Tuesday, September 29, 2009

The Things I Like

Well, my husband, yes. I like him a great deal. But I realized I had not yet posted a "full body shot" of our house. After a week of rain, the sun poked out and we took advantage of the opportunity to take a walk up the street to the lovely...

Water tower. Isn't it great? A funny welcome back to the U.S. after our year in México. If I am lost while driving around Bowling Green, I look for it, as it sits on one of the highest hills in town. And "our" hill is historic, as I mentioned in another posting (note sign below).

Think I better note, Kentucky was a divided state during the civil war, with both Union and Confederate supporters. That is something I like too.

This is something I like and dislike. It is terrific to see so many bikes parked outside of our building every day. It just isn't fun trying to pull it out of the heap when leaving school.

Speaking of bikes, yesterday I was biking around campus and topped a hill to the theme music Chariots of Fire coming from the campus bell tower. That was pretty nice.

I also like the Hilltopper volleyball team. They won again last night in a close 5 game match against Xavier. They are a strong team, with friendly-looking gals.

Thursday, September 24, 2009


It was a Friday night and I was laying on the sofa going through names with Josh. I was listing each of the new friends that I have made here, stretching a bit when I noted our loan officer and realtor. My list was not very long, but Josh reminded me that it's only been a month.

Because we are primarily surrounded by college students all day, I think Josh and I are in a confusing in-between land, trying to figure out who can be our friends. We have had opportunities arise to attend social gatherings with students, go bike riding with a student, go to dinner at a student's house; a student requested my friendship on Facebook. I like these students a lot. But I am determining the "boundaries" and am hopeful for encounters with people closer to my age.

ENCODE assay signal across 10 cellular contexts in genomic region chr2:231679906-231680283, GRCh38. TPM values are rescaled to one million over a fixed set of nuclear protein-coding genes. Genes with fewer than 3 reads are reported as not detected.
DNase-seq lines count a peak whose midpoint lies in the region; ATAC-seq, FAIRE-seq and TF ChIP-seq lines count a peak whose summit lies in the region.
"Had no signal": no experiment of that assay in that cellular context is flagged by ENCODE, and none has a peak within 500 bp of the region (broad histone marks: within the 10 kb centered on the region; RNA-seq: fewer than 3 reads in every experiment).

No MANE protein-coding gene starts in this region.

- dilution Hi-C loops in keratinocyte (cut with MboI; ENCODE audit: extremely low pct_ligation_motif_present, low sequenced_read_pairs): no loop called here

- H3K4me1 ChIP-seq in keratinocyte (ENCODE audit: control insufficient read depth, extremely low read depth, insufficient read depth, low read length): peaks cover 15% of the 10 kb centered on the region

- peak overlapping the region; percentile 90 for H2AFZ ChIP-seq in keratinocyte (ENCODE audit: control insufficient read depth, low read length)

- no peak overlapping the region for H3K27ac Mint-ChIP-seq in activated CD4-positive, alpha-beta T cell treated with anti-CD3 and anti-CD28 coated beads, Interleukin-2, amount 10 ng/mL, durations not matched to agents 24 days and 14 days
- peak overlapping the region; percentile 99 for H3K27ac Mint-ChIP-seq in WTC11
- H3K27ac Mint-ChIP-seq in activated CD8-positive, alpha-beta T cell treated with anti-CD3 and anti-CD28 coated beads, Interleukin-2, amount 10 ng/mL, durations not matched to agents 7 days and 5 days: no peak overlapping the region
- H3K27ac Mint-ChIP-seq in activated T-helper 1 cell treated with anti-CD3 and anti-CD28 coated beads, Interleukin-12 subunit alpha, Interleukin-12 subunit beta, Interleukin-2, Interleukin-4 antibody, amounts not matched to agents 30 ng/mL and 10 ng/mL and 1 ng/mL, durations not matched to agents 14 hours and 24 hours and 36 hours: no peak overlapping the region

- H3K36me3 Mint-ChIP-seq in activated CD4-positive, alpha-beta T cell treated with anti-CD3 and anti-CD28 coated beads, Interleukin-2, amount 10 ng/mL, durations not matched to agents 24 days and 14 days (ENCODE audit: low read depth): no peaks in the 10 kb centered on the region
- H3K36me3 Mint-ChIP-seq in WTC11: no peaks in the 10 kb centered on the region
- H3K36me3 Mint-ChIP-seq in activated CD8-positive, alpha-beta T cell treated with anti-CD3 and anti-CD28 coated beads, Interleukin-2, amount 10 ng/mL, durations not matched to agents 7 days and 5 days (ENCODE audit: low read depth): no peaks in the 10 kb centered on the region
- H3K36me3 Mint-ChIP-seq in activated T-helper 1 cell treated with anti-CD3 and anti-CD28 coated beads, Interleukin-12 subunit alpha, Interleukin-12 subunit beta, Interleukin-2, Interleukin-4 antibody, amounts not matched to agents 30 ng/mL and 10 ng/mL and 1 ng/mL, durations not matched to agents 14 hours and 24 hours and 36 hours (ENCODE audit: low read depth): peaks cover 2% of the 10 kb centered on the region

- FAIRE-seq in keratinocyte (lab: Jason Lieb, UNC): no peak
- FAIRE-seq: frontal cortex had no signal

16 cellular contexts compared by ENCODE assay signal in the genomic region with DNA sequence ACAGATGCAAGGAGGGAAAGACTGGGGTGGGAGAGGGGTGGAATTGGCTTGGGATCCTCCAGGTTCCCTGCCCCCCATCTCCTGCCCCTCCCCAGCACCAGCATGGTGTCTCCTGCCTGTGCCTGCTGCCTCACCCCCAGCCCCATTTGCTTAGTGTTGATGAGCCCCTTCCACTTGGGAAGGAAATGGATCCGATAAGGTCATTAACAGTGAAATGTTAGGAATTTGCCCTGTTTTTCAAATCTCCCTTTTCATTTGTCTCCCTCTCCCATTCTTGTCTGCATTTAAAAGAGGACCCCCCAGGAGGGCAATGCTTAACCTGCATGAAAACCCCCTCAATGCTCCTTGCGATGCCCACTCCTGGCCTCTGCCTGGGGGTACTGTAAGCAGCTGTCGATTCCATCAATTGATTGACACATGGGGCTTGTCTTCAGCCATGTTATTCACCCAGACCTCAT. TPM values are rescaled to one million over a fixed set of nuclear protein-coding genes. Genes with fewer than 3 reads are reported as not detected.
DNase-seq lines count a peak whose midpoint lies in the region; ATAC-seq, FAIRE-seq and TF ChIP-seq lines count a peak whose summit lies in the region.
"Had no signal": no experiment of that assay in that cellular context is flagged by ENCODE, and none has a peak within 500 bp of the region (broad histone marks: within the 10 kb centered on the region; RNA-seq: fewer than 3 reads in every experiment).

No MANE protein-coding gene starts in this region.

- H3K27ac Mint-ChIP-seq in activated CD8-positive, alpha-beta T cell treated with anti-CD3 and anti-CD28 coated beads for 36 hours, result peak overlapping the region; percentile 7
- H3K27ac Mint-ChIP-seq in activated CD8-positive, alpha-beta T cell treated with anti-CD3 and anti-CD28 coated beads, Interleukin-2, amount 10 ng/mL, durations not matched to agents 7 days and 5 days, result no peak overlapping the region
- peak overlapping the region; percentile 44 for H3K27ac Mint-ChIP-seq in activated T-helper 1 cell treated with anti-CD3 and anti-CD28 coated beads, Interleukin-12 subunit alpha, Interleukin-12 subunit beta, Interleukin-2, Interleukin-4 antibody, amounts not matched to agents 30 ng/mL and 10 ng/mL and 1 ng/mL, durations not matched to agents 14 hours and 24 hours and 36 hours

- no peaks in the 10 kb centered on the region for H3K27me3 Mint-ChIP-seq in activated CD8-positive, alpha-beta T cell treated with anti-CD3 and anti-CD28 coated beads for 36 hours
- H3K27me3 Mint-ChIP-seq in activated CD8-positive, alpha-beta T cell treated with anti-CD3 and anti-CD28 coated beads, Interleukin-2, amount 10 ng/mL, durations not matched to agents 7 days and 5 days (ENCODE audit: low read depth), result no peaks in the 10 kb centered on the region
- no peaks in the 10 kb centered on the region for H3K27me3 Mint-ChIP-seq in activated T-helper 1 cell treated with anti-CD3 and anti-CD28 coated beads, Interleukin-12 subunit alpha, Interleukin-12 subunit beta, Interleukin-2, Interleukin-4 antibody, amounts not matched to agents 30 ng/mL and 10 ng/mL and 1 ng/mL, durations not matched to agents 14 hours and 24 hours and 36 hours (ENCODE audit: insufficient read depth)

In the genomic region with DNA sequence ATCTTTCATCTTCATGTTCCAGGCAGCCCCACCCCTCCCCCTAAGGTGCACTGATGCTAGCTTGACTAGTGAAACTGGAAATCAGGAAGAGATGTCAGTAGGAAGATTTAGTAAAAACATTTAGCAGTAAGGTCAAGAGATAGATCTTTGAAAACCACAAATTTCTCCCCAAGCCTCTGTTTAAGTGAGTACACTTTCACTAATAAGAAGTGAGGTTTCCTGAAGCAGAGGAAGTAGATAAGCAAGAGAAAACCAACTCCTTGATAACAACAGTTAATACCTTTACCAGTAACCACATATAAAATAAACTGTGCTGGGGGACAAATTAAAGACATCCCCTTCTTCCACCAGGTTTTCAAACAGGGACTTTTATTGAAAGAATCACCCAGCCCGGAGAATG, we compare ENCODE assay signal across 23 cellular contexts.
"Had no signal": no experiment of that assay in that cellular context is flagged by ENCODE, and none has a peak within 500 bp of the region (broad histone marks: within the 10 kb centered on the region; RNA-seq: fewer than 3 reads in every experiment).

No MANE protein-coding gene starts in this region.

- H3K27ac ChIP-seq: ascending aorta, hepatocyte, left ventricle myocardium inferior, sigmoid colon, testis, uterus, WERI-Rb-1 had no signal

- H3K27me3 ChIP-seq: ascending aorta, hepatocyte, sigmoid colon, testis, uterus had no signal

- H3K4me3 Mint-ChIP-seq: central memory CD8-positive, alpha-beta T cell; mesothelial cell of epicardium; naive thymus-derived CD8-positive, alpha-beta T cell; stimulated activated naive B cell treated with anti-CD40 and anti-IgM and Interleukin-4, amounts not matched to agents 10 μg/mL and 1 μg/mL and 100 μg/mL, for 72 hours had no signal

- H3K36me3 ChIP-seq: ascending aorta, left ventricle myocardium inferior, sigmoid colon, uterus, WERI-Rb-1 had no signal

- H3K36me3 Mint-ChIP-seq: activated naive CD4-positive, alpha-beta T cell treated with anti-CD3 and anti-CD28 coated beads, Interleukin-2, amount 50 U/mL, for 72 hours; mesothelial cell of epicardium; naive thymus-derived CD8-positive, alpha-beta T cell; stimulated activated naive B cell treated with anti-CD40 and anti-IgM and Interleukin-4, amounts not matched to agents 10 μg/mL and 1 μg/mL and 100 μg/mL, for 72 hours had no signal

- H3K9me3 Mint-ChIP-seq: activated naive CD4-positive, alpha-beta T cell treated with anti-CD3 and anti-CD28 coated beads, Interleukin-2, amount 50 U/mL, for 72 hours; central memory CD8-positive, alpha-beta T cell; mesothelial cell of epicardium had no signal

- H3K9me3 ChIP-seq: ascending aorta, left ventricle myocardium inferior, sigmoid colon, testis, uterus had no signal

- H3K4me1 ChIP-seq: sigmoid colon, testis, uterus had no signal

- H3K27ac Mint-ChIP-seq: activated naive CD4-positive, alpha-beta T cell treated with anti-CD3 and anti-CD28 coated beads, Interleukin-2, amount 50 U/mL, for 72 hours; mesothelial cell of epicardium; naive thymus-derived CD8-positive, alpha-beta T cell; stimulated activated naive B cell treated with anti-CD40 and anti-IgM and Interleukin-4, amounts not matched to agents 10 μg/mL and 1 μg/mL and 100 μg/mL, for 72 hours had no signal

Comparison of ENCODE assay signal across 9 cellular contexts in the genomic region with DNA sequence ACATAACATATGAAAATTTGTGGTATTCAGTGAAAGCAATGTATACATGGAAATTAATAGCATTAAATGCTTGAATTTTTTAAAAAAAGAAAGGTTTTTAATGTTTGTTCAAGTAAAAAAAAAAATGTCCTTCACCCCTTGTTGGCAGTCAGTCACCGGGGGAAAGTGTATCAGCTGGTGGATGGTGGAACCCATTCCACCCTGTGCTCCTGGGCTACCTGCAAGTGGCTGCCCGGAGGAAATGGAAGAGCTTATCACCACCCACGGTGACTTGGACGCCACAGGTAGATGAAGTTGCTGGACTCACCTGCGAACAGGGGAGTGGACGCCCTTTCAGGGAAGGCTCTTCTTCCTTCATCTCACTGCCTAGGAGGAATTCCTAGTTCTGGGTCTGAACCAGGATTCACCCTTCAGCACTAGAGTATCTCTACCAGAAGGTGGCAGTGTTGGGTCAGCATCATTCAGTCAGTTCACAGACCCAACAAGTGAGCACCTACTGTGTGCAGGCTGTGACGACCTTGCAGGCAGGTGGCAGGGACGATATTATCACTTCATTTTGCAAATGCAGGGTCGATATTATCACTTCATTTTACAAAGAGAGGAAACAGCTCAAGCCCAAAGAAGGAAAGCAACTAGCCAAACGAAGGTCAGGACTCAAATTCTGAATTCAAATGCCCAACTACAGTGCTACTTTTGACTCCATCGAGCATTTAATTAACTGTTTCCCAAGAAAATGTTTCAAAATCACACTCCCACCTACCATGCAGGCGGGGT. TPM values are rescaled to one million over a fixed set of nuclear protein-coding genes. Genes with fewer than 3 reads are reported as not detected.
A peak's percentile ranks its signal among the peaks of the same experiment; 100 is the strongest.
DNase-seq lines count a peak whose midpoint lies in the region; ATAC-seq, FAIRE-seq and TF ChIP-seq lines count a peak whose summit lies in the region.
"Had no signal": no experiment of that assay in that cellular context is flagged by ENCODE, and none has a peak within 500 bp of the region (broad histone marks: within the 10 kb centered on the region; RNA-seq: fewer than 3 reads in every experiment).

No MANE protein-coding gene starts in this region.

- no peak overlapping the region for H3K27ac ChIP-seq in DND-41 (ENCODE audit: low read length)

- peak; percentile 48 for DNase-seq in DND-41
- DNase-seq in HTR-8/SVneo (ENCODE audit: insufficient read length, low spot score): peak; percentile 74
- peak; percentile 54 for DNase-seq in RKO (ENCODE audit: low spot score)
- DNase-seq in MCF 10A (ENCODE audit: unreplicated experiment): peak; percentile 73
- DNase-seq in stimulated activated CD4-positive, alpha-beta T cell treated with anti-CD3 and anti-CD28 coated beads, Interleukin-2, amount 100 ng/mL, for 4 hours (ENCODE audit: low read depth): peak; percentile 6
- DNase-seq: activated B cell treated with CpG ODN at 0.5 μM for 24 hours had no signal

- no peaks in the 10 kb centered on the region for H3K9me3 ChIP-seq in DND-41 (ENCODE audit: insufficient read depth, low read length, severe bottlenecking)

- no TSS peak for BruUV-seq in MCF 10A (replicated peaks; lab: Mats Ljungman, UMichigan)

Today when I was biking to school I was startled and confused by someone calling out my name. Hardly anyone knows me here yet. I turned to find it was a student, and one whom I advise at Imagewest. He had a loaf of bread in his hand and was heading in to the frat house to make lunch. I smiled and biked away, considering that regardless of whether I can call someone a friend, it's nice to be noticed.

Sunday, September 20, 2009

Running and Meat

There is great hoopla surrounding football at WKU. Tents are set up, tailgating is encouraged. A huge marching band performs and canyons and fireworks are set off. Though the Hilltoppers team has not been so successful, hoards attend games in the 22,000 seat stadium.While Josh and I watched the WKU football team play last weekend (Loss, 13-35), I decided to visit the other side of the spectrum on Saturday morning and walked over to Kereiakes Park, where a WKU cross country meet was being held. It was a still morning with high humidity and remnants of fog. And it was quiet. As I hit the outer edge of a cemetery I encountered the women turning the bend in the first of three laps around the park. At the front of the pack was Janet Jesang, a Ugandan WKU junior who, by race end had achieved over a 30 second gap to win first. And equally impressive was Patrick Cheptoek, a Ugandan WKU senior who cleared the finish well in front of the second-place racer.
There were maybe fifty people in attendance, most of them seemed to be related to, or close friends of the racers. There were large stretches where the course was void of spectators, and it was up to the runner to work up the stamina to push harder. Their faces were set in determination with the simple goal to push their speed until they crossed the finish line... without the fanfare.